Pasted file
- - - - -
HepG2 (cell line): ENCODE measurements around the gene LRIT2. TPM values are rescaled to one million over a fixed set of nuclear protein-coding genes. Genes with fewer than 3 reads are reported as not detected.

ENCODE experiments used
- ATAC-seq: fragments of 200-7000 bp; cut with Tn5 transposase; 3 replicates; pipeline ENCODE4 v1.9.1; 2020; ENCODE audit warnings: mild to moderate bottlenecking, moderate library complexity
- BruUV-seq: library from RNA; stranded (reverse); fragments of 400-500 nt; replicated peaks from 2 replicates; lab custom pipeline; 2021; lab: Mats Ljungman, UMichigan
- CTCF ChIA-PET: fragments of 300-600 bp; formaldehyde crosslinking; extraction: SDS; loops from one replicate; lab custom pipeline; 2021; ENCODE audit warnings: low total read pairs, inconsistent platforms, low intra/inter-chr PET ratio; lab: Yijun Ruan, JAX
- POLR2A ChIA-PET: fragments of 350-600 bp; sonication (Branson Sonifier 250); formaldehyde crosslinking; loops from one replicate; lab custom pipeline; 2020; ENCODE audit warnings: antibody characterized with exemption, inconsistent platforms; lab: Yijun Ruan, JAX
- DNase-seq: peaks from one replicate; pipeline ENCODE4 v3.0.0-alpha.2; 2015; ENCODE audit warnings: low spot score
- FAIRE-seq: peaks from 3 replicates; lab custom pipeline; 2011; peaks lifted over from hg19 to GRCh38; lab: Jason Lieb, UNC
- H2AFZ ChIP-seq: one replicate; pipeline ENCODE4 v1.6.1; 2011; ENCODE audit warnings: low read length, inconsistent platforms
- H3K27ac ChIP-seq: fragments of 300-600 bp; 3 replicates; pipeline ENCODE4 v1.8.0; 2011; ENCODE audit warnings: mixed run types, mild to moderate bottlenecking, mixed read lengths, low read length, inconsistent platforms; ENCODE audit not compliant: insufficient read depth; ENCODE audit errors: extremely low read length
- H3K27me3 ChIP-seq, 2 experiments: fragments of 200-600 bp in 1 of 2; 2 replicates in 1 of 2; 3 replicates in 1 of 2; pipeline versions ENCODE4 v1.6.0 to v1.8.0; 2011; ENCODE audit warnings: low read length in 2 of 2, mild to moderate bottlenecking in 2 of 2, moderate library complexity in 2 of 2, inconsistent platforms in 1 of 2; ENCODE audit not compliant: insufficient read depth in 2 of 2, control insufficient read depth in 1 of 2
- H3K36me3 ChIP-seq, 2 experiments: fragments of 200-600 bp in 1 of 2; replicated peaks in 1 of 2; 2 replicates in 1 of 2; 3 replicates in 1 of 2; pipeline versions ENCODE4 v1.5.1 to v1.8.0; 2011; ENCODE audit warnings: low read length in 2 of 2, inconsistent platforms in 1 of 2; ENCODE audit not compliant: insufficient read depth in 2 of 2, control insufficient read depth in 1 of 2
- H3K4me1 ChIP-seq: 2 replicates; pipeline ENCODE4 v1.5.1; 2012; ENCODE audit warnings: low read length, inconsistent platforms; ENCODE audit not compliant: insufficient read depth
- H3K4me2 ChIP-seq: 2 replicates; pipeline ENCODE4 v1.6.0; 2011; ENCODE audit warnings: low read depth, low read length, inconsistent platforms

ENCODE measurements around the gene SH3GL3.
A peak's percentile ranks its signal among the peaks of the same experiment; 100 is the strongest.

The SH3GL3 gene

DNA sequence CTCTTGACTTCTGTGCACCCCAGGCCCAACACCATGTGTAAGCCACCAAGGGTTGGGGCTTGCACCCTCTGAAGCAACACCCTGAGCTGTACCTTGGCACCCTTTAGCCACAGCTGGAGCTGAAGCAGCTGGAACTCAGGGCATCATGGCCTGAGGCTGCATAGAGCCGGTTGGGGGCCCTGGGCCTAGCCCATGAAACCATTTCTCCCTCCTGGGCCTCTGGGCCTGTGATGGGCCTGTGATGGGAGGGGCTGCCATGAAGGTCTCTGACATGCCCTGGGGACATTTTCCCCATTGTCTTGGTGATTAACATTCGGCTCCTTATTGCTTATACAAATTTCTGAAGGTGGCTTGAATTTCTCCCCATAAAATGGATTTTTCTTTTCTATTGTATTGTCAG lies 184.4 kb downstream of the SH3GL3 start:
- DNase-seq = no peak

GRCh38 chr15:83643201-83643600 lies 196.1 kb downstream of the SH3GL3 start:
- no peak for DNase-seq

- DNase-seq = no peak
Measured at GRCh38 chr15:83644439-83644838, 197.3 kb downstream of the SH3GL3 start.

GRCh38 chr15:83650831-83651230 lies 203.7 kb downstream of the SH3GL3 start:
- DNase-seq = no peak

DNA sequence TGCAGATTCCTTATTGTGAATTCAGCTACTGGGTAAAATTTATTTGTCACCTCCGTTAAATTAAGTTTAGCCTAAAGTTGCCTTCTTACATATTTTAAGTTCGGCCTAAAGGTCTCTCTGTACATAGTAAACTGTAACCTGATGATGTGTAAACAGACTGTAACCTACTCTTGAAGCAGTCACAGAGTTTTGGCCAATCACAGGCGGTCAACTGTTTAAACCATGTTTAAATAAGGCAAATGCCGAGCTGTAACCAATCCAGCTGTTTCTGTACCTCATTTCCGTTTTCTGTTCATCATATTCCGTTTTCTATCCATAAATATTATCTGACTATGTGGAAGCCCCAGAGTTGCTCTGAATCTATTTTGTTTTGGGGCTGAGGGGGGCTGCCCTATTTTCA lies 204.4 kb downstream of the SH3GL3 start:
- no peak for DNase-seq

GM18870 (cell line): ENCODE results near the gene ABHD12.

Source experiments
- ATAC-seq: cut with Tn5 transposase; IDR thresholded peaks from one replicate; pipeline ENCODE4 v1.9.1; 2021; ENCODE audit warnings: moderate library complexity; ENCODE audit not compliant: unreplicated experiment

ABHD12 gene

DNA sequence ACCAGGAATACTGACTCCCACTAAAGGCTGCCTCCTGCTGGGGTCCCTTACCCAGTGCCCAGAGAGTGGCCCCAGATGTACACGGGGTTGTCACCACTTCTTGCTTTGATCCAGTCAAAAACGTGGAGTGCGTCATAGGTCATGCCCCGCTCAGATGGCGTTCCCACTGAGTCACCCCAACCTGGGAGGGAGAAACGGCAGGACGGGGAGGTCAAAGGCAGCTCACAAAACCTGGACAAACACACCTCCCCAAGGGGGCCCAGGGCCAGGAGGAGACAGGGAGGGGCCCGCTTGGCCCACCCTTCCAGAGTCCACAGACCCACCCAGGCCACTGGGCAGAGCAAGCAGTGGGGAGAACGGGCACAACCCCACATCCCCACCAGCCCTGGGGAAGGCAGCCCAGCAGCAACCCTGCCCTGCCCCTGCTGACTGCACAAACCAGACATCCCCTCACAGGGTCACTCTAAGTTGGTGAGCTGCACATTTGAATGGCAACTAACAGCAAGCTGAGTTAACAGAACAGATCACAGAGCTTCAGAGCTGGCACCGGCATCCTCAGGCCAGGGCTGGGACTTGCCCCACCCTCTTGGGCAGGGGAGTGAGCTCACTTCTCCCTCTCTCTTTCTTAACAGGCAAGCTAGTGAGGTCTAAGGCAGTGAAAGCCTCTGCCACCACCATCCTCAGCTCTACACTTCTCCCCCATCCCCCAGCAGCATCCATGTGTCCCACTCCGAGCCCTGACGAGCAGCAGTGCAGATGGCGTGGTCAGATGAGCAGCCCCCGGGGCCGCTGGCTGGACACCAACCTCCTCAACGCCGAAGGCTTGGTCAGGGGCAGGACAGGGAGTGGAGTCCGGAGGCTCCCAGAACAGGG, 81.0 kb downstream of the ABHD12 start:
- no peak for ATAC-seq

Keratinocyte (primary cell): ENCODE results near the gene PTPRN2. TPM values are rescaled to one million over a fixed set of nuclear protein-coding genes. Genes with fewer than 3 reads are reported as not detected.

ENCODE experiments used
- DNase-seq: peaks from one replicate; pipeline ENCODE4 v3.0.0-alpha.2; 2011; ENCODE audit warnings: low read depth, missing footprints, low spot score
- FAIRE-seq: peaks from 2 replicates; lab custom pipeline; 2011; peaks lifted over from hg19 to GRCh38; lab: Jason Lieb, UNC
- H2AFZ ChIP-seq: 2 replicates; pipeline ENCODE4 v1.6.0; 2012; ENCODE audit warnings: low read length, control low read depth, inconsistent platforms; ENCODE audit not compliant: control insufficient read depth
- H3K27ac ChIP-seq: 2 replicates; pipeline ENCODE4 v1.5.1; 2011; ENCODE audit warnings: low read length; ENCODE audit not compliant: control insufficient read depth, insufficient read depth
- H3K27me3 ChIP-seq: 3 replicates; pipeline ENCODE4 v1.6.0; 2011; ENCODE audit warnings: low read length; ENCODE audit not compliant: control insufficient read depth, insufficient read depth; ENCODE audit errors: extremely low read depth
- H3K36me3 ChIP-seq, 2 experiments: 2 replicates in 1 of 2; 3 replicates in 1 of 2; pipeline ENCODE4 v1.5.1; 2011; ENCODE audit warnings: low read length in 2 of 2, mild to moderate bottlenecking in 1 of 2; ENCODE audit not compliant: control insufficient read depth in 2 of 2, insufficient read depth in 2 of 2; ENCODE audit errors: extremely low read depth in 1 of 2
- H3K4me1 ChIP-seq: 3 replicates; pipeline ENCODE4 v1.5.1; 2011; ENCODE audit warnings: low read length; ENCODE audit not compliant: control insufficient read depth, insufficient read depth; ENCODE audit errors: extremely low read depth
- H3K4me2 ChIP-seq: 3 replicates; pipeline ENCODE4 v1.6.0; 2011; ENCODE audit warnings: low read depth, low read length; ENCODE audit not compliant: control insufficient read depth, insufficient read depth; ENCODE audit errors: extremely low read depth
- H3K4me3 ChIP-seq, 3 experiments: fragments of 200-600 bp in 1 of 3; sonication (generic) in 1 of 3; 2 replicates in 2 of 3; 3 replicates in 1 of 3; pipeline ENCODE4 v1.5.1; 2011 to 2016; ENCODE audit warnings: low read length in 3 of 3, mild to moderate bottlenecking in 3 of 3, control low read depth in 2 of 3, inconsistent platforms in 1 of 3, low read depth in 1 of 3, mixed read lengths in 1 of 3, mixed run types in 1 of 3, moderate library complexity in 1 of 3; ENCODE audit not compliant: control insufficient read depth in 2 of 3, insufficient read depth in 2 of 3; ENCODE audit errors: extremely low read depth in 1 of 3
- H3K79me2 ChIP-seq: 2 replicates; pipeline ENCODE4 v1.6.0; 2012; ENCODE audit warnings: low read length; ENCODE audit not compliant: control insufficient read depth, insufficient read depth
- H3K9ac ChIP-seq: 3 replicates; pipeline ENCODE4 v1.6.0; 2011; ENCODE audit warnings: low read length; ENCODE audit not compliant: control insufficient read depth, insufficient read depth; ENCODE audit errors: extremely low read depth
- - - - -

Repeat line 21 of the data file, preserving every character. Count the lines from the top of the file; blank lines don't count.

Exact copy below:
- no peak for DNase-seq